Six months later, I am gripping the handrims of my new wheelchair. My cheeks already hurt from the uncontrollable grin spread across my face, but I cannot stop smiling. Even in the small space of the specialist’s office, I zip from corner to corner and back again, learning to maneuver my body in its new vehicle. I gave up long distance running long ago, after finally accepting that my ankles would never stop dislocating with each slamming step on concrete or treadmill, but have craved the endorphin rush of a runner’s high ever since. The speed and sure agility of my wheelchair provide the surety of that high.
The inaccessibility of the world serves as a sobering reminder of my limitations, however. It is not moving through the world on wheels that slows me down; I am faster, spry and more lithesome perched in my seat than I have been for years on my feet. No, it is the world itself. It is the sidewalks without curb cuts, the doors without automatic openers, the bathroom stalls too small to fit my chair inside, the entrances with stairs and the ramps around back (if they exist at all). I go to the store and can’t navigate between the too-small aisles; I go to the movies and dislocate my neck in the accessible seating (after asking nondisabled people to move); I go to restaurants and stare at the wood of the bar as my friends tower on high-top tables above me.
I see the same inaccessibility reflected in the ableism of the sneering faces of people who tell me that requesting accessibility is asking for extra privileges, who illegally park in accessible spots and curse at me when I ask them to move, who laugh in my face and tell me my life isn’t worth living because I am diseased, disabled, and therefore somehow lesser, despite brokering a tentative peace with my unpredictable existence.
After the bitter, blissful pill melts beneath my tongue, my entire body is suffused with a gentle tamping down of the loud static screaming of nerves on fire and bones dislocated from the mere act of dreaming.
I step into the shower and turn away from the water, letting it run down my back until the bee sting prickling from my winged scapula dulls to a quiet roar.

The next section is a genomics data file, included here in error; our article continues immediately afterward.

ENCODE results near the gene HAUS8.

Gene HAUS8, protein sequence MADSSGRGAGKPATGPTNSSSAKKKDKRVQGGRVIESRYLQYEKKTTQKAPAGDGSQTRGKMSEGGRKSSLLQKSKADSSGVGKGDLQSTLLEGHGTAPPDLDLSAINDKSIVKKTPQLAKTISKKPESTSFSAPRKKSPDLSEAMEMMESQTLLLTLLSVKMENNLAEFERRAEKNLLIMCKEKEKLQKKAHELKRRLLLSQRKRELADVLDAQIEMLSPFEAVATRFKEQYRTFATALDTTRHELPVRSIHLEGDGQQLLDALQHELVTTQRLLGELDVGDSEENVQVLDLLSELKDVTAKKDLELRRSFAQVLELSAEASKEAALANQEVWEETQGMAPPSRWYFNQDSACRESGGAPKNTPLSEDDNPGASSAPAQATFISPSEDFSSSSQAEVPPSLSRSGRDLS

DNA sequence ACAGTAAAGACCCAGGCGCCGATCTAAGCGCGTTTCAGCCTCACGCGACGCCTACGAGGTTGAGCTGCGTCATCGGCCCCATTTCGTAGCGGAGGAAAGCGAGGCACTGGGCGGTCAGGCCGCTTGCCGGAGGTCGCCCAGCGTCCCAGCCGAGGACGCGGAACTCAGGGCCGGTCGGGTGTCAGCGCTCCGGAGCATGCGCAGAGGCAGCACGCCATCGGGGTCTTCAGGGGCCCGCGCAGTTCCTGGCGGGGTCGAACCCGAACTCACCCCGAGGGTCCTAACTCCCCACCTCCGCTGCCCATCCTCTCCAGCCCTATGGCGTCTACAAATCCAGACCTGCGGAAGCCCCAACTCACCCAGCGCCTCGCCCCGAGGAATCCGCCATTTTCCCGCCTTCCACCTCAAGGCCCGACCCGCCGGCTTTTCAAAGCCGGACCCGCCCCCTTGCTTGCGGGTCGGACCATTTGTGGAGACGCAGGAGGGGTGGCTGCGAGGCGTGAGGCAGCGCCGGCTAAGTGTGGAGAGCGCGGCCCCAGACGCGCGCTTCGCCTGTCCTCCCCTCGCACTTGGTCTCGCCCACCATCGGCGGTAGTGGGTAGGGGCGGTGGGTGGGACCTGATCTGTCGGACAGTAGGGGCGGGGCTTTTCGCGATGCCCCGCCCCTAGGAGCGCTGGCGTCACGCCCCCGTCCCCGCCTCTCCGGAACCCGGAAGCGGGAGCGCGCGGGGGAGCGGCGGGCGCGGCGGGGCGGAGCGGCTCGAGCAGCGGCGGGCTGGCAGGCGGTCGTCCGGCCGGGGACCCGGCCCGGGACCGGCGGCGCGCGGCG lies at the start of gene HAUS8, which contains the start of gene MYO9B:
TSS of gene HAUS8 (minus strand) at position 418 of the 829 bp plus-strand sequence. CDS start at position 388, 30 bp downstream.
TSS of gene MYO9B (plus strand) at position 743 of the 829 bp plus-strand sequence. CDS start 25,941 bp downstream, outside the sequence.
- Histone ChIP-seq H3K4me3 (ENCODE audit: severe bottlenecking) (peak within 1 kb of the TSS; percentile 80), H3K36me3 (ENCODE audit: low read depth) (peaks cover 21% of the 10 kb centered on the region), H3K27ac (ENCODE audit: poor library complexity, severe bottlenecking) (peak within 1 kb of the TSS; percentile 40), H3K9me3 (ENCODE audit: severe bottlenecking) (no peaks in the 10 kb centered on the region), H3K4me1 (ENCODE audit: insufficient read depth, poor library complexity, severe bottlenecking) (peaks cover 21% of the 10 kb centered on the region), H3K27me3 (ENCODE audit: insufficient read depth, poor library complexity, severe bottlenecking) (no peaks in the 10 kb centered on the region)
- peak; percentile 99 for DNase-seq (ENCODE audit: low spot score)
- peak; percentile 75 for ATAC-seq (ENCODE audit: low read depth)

I towel off, careful to dry my scarred left foot with only a featherlight patting of the towel, turning my face in the mirror to see the red scar that climbs up my jaw and into my hairline. So much of my body feels alien to me, like the swathes of skin that remain perpetually numb post-surgery, or a foot so painful that even a sheet resting on it is unbearable agony. My body, my diagnosis, means I am an intrepid adventurer exploring an undiscovered planet, with little warnings as to what local flora and fauna might hurt me — or how, but I am learning.
I wing my eyeliner out from my eyes and darken my blonde eyelashes with mascara. I outline my lips in vibrant crimson, carefully tracing the jagged contours of my upper lip and the u-shaped curve swipe of my lower. I work carefully until I am fiercely plumed in war paint and warning signs, because makeup is one of the few ways I know to seize control of my mercurial meatcage. I pull on clothes and despite the siren-song calling of my bed, begging for my return, I head out into the world prepared to fight: the pain from my body; against a world demanding my erasure for the sin of not fitting in; and for accessibility, deserved, promised, but not yet guaranteed. I slip an extra pain pill into my purse and face the world, where every act of my existence becomes an act of resistance by simple virtue of being in my meatcage.
You Have a Body features personal essays on the the ways we reconcile our physical forms with our identities. This series explores how our bodies sometimes disagree with us, how the world sometimes disagrees with our bodies, and how we attempt to accept that dissonance.